PBS Parents is debuting a new blog about children's books: Booklights. Go take a look. It's written by several of the kidlitosphere's finest. PBS Parents is an online adjunct to the network's children's television programming.
Shortlists have been announced for the UK's prestigious Carnegie and Greenaway awards for children's books. You can find the rosters at the following links: Carnegie Medal shortlist 2009, and Kate Greenaway Medal shortlist 2009.
The Carnegie honors writing and the Greenaway illustration, much like the Newbery and Caldecott awards here.
Last Friday the Guardian newspaper commented on the "boysy" aspect of the Carnegie shortlist.
Sometimes you just want to read a book that's fun. That was the case with two of my first-grade reading buddies this morning. After practicing words with long a's and short a's in a phonics book, Daniel and Lucie wanted something that would make them laugh.
Daniel knew just the thing; he ran to his desk to retrieve The Animal Boogie, by Debbie Harter. Daniel said the book was too hard for him to read himself, but Lucie was game to try. With a little bit of help from me (with the big words) and from Daniel (with the page-turning), she rocked it.
The Animal Boogie is a repetitious (in a good way) guessing-game book that opens,
Down in the jungle, come if you dare!
What can you see shaking here and there?
With a shaky shake here and a shaky shake there,
What's that creature shaking here and there?
Daniel knew what the creature on the page was, of course, since the book is his. Smiling, he asked excitedly, "Do you know? Do you know? " He turned the page for Lucie, who read,
IT'S A BEAR!
She goes shake, shake, boogie, woogie, oogie!
Shake, shake, boogie, woogie, oogie!
Shake, shake, boogie, woogie, oogie!
That's the way she's shaking here and there.
By the end the three of us were chanting along, and Daniel, too, was reading difficult words like "creature." I appreciated the fact that the illustrations included children of different races and a little girl in a wheelchair, and my two friends, born long after the disco years, thought the phrase "boogie, woogie, oogie" was hilarious. The Animal Boogie originally came with a musical CD, but that was long gone from Daniel's copy. No matter. Just reading was plenty of fun.
Are you ready for today's clue? As part of the blog tour for Eric Berlin's new book, The Potato Chip Puzzles, Chicken Spaghetti is proud to point you in this direction:
"I learned to read English before I could read Russian. My first English friends were four simple souls in my grammar—Ben, Dan, Sam and Ned. There used to be a great deal of fuss about their identities and whereabouts—"Who is Ben?" "He is Dan," "Sam is in bed," and so on. Although it all remained rather stiff and patchy (the compiler was handicapped by having to employ—for the initial lessons, at least—words of not more than three letters), my imagination somehow managed to obtain the necessary data. Wan-faced, big-limbed, silent nitwits, proud in the possession of certain tools ("Ben has an axe"), they drift now with a slow-motioned slouch across the remotest backdrop of memory; and, akin to the mad alphabet of an optician's chart, the grammar-book lettering looms again before me."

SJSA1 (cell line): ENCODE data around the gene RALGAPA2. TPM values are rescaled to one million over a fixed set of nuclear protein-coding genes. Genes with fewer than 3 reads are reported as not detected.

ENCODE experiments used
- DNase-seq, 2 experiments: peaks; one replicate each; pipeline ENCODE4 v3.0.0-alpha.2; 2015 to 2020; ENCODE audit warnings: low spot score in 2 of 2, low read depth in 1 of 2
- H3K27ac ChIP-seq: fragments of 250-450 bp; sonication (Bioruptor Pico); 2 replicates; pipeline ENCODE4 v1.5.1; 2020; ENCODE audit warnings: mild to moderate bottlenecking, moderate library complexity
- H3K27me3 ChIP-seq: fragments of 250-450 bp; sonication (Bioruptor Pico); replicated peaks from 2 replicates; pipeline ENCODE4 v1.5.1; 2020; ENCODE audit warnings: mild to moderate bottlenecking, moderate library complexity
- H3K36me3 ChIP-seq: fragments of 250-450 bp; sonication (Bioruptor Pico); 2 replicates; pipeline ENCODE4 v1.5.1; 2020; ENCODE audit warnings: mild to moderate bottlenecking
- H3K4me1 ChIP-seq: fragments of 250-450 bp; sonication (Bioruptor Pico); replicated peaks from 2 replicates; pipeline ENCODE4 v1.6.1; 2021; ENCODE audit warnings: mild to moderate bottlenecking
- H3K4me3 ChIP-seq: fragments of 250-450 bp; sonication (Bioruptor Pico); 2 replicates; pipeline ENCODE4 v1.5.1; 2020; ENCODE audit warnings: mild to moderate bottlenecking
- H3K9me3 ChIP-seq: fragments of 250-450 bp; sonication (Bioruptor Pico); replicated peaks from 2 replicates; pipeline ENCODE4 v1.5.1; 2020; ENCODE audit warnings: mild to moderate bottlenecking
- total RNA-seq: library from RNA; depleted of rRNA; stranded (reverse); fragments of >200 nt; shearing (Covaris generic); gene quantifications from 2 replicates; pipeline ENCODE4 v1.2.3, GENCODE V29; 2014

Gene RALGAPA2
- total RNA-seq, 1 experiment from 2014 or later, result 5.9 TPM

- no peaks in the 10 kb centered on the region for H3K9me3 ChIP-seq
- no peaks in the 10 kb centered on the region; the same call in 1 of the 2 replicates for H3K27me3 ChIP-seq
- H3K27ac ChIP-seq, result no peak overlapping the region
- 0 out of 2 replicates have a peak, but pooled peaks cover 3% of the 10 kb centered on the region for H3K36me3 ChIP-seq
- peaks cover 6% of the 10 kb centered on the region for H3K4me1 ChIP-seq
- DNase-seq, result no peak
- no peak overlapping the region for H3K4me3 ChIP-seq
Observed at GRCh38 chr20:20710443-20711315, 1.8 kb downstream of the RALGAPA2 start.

Today marks the beginning of author Eric Berlin's blog tour for his new book, The Potato Chip Puzzles. Booklist said of Berlin's first novel, The Puzzling World of Winston Breen: "Readers . . . will surface from this unusual mystery with their hearts pounding and their brains limbered up for more." Crossword aficionados will recognize Eric Berlin as the author of last Sunday's puzzle in the New York Times Magazine.
Put on your detective hats to solve the clues at the following sites, and don't miss Tuesday's clue right here at Chicken Spaghetti. A big prize goes to the champion puzzle solver!
Benjamin Alire Sáenz's novel He Forgot to Say Goodbye and Carmen Tafolla's short-story collection The Holy Tortilla and a Pot of Beans have tied for this year's Tomás Rivera prize for Mexican American children's literature. Both books are for young-adult readers.
As the San Marcos (Texas) Mercury reports,
I don't even remember the last time I learned a poem by heart, but this piece in the New York Times Book Review caught my attention. Jim Holt has memorized a lot of poetry. "It’s all about pleasure. And it’s a cheap pleasure," he writes.